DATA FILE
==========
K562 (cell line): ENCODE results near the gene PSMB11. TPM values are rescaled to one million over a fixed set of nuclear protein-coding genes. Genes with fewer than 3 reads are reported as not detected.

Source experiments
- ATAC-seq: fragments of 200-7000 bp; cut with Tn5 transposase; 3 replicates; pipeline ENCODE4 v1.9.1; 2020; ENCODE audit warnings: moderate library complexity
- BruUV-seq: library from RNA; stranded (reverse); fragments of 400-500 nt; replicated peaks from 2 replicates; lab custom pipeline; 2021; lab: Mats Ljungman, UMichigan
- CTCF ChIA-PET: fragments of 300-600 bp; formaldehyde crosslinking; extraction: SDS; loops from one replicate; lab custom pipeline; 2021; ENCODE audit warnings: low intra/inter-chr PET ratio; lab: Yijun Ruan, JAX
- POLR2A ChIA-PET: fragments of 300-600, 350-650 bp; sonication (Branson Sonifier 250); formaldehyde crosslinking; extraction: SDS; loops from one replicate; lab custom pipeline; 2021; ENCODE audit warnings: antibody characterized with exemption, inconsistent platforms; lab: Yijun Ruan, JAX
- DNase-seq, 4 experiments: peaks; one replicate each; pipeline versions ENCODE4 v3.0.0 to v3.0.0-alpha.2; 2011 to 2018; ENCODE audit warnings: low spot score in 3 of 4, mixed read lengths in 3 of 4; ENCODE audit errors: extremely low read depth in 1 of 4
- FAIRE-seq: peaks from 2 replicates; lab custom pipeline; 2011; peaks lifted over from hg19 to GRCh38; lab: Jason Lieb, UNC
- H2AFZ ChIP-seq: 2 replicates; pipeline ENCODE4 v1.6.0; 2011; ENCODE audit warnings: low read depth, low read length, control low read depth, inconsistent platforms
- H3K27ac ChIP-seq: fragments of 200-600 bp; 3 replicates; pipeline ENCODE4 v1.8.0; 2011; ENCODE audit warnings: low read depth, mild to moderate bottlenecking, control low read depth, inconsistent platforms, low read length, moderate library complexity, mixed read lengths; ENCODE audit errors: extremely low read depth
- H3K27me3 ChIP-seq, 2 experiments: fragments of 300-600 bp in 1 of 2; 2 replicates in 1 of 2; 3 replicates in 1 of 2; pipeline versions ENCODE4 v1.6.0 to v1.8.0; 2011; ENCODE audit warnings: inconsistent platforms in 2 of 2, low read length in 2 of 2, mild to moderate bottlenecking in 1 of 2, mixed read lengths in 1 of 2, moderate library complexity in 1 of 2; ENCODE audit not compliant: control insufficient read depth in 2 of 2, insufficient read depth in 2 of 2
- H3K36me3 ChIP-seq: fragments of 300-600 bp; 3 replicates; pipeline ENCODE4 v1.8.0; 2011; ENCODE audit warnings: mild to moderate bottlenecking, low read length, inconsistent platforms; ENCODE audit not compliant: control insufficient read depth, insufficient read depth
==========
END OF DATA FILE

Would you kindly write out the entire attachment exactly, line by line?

K562 (cell line): ENCODE results near the gene PSMB11. TPM values are rescaled to one million over a fixed set of nuclear protein-coding genes. Genes with fewer than 3 reads are reported as not detected.

Source experiments
- ATAC-seq: fragments of 200-7000 bp; cut with Tn5 transposase; 3 replicates; pipeline ENCODE4 v1.9.1; 2020; ENCODE audit warnings: moderate library complexity
- BruUV-seq: library from RNA; stranded (reverse); fragments of 400-500 nt; replicated peaks from 2 replicates; lab custom pipeline; 2021; lab: Mats Ljungman, UMichigan
- CTCF ChIA-PET: fragments of 300-600 bp; formaldehyde crosslinking; extraction: SDS; loops from one replicate; lab custom pipeline; 2021; ENCODE audit warnings: low intra/inter-chr PET ratio; lab: Yijun Ruan, JAX
- POLR2A ChIA-PET: fragments of 300-600, 350-650 bp; sonication (Branson Sonifier 250); formaldehyde crosslinking; extraction: SDS; loops from one replicate; lab custom pipeline; 2021; ENCODE audit warnings: antibody characterized with exemption, inconsistent platforms; lab: Yijun Ruan, JAX
- DNase-seq, 4 experiments: peaks; one replicate each; pipeline versions ENCODE4 v3.0.0 to v3.0.0-alpha.2; 2011 to 2018; ENCODE audit warnings: low spot score in 3 of 4, mixed read lengths in 3 of 4; ENCODE audit errors: extremely low read depth in 1 of 4
- FAIRE-seq: peaks from 2 replicates; lab custom pipeline; 2011; peaks lifted over from hg19 to GRCh38; lab: Jason Lieb, UNC
- H2AFZ ChIP-seq: 2 replicates; pipeline ENCODE4 v1.6.0; 2011; ENCODE audit warnings: low read depth, low read length, control low read depth, inconsistent platforms
- H3K27ac ChIP-seq: fragments of 200-600 bp; 3 replicates; pipeline ENCODE4 v1.8.0; 2011; ENCODE audit warnings: low read depth, mild to moderate bottlenecking, control low read depth, inconsistent platforms, low read length, moderate library complexity, mixed read lengths; ENCODE audit errors: extremely low read depth
- H3K27me3 ChIP-seq, 2 experiments: fragments of 300-600 bp in 1 of 2; 2 replicates in 1 of 2; 3 replicates in 1 of 2; pipeline versions ENCODE4 v1.6.0 to v1.8.0; 2011; ENCODE audit warnings: inconsistent platforms in 2 of 2, low read length in 2 of 2, mild to moderate bottlenecking in 1 of 2, mixed read lengths in 1 of 2, moderate library complexity in 1 of 2; ENCODE audit not compliant: control insufficient read depth in 2 of 2, insufficient read depth in 2 of 2
- H3K36me3 ChIP-seq: fragments of 300-600 bp; 3 replicates; pipeline ENCODE4 v1.8.0; 2011; ENCODE audit warnings: mild to moderate bottlenecking, low read length, inconsistent platforms; ENCODE audit not compliant: control insufficient read depth, insufficient read depth